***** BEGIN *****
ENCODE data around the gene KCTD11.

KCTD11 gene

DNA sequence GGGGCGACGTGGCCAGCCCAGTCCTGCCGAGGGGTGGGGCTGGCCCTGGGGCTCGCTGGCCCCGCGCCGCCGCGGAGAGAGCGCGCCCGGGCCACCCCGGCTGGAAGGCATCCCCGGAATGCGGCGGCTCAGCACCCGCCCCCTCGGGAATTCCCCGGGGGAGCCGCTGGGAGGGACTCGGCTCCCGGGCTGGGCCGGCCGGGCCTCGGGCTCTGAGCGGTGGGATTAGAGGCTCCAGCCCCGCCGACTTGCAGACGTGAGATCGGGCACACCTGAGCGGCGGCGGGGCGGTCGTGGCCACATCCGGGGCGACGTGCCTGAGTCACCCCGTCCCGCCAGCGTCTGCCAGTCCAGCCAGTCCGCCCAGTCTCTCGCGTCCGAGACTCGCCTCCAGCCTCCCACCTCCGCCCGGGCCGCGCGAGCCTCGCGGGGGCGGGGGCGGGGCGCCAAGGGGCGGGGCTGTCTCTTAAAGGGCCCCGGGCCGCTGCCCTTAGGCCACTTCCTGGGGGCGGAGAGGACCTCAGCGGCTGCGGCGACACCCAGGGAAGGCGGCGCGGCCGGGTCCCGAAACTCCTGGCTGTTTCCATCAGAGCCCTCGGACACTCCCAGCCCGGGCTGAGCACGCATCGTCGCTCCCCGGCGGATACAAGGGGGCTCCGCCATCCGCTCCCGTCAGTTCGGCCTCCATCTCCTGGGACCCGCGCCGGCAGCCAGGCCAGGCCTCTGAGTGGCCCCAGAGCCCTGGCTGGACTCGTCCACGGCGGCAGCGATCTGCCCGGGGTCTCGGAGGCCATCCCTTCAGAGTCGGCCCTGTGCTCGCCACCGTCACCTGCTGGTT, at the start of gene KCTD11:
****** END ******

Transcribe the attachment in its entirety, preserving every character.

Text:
ENCODE data around the gene KCTD11.

KCTD11 gene

DNA sequence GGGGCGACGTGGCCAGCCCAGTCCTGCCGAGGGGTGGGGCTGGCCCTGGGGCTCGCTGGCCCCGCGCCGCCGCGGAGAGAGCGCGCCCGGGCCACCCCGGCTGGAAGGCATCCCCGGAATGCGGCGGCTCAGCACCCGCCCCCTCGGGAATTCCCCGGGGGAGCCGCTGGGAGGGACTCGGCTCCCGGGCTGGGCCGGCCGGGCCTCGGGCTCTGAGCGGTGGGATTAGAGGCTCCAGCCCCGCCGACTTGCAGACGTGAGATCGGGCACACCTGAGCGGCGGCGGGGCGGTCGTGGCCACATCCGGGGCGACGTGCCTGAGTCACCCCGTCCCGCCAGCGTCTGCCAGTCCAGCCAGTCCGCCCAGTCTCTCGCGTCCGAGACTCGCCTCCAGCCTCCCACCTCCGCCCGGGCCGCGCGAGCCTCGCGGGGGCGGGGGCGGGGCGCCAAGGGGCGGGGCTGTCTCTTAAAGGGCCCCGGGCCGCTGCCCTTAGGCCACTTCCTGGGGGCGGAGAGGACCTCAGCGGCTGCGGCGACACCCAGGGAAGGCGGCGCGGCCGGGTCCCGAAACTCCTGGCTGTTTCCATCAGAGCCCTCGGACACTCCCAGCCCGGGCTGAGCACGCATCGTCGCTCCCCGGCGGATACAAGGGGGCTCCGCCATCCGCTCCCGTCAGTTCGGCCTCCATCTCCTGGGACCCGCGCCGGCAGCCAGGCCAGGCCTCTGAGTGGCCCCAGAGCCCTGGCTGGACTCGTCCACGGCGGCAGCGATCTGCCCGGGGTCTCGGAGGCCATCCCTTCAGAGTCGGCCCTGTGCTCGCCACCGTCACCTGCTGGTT, at the start of gene KCTD11: